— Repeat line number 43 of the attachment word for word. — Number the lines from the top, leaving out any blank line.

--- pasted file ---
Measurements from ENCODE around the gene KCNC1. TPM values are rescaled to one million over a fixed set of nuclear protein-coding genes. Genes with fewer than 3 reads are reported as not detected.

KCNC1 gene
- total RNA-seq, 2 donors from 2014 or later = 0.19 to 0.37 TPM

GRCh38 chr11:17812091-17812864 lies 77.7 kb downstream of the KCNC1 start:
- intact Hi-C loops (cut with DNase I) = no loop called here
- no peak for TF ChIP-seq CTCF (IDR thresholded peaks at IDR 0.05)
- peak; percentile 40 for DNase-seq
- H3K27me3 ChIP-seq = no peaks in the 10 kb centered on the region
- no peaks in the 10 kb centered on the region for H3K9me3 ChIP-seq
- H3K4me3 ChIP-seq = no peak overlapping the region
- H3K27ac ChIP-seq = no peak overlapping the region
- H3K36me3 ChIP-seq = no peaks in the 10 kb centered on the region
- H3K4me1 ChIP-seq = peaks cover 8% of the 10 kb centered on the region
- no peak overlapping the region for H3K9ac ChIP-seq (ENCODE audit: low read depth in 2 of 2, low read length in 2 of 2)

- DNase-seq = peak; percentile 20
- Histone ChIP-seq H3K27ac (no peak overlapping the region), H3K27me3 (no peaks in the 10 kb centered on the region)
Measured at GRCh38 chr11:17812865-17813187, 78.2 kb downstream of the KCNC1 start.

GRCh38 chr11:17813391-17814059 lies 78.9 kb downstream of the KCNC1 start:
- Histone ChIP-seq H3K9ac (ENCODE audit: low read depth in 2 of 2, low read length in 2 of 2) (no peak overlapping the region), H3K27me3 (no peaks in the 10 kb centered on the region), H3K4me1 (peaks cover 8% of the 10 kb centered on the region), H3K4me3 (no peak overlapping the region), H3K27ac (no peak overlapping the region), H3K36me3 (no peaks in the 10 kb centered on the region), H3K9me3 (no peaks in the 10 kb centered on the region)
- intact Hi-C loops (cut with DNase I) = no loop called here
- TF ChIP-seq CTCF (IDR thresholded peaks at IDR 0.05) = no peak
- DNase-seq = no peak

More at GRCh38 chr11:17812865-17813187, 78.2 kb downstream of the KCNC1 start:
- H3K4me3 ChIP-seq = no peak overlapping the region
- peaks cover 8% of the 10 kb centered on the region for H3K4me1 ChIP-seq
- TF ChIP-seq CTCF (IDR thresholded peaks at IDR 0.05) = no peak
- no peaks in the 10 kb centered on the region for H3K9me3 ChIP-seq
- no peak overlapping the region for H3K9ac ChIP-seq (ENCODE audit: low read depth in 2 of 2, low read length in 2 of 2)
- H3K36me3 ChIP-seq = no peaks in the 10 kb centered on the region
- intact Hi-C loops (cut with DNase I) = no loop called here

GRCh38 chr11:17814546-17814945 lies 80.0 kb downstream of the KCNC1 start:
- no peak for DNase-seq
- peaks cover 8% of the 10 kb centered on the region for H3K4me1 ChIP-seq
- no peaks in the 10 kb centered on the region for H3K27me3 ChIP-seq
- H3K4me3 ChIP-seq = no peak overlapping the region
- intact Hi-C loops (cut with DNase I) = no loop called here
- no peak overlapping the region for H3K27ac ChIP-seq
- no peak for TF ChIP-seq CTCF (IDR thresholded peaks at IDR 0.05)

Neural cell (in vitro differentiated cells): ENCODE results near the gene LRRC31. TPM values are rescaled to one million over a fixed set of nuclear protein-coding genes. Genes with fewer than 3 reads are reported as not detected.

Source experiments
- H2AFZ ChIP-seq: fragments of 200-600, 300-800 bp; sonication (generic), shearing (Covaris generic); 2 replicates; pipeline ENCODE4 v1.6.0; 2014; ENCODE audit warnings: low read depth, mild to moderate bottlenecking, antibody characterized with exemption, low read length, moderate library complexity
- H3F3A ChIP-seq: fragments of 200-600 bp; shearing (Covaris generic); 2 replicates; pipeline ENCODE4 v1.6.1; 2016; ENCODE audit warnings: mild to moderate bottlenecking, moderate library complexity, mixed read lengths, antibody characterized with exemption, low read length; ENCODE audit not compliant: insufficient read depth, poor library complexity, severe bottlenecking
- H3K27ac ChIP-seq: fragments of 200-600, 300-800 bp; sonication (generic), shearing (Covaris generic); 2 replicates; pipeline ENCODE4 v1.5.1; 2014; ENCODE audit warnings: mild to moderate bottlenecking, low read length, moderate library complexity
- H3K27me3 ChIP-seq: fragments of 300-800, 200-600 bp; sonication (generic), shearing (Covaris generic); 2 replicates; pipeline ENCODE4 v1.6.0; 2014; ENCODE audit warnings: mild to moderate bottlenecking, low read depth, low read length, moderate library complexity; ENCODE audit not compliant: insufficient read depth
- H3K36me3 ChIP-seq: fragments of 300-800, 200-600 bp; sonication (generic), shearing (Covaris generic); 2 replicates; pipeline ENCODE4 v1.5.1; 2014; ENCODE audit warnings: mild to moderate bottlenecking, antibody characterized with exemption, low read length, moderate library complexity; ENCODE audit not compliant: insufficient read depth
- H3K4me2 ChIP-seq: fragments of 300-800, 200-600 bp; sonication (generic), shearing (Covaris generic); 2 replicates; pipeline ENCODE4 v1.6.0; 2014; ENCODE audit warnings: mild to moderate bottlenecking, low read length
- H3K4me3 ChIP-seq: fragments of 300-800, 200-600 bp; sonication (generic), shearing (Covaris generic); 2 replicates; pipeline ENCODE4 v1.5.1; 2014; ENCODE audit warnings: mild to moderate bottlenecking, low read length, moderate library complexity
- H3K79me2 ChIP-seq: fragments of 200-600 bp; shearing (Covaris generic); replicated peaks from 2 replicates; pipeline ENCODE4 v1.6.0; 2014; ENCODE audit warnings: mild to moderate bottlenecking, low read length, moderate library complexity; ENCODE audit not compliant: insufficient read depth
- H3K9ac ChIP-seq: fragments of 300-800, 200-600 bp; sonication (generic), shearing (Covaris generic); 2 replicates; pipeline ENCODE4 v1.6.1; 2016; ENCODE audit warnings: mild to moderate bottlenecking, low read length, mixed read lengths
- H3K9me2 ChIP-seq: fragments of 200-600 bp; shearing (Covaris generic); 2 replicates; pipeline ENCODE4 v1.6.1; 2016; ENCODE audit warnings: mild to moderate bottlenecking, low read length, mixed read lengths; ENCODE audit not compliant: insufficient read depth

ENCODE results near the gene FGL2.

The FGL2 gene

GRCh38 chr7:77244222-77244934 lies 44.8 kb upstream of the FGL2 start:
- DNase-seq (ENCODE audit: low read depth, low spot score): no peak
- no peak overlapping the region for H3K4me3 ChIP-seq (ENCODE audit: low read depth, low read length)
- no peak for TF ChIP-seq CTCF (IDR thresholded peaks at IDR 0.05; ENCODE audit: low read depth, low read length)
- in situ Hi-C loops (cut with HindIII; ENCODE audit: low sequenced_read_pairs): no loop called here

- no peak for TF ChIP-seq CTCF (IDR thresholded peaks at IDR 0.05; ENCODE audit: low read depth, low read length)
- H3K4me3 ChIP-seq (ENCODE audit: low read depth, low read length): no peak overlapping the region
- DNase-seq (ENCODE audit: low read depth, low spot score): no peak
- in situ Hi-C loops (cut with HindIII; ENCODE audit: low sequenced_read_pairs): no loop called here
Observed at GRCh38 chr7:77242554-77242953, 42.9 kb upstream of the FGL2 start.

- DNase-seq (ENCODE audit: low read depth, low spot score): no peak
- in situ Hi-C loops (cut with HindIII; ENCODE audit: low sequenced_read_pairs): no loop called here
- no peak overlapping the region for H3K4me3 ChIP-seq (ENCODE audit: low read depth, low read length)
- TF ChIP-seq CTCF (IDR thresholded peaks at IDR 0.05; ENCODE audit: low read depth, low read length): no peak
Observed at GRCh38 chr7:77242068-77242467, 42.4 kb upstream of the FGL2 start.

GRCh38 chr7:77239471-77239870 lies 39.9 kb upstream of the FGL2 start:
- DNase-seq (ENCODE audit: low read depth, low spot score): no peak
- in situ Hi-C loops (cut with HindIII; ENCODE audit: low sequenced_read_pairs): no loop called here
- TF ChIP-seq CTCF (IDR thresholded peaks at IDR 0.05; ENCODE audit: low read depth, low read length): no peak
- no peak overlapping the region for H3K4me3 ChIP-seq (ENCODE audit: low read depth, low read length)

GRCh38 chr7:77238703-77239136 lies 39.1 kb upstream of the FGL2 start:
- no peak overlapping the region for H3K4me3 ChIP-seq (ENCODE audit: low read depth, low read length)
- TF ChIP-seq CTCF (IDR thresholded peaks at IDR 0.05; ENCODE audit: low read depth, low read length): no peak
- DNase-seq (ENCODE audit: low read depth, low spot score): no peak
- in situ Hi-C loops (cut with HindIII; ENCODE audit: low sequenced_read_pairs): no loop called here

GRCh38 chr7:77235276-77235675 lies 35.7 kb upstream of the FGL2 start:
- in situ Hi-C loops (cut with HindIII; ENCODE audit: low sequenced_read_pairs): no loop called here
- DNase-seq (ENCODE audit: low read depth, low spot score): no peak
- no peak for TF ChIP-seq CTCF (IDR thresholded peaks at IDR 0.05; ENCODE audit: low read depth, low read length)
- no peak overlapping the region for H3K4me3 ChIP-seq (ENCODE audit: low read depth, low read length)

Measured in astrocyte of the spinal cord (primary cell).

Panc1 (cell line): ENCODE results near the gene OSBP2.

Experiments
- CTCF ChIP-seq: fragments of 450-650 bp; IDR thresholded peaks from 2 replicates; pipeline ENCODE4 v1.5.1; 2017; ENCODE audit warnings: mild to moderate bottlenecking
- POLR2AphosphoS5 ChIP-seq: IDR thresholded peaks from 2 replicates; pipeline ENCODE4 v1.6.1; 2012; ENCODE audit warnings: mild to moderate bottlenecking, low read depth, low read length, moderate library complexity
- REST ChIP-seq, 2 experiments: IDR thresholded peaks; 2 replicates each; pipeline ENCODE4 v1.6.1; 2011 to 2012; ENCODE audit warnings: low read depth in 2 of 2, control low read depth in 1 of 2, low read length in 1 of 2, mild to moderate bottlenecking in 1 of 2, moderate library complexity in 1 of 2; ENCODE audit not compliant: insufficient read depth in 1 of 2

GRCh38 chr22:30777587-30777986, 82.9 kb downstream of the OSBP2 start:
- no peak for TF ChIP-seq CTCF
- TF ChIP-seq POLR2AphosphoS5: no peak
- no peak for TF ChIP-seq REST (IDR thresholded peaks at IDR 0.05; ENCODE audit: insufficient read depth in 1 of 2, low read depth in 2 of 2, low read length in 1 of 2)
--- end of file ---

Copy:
- H3K27ac ChIP-seq: fragments of 200-600, 300-800 bp; sonication (generic), shearing (Covaris generic); 2 replicates; pipeline ENCODE4 v1.5.1; 2014; ENCODE audit warnings: mild to moderate bottlenecking, low read length, moderate library complexity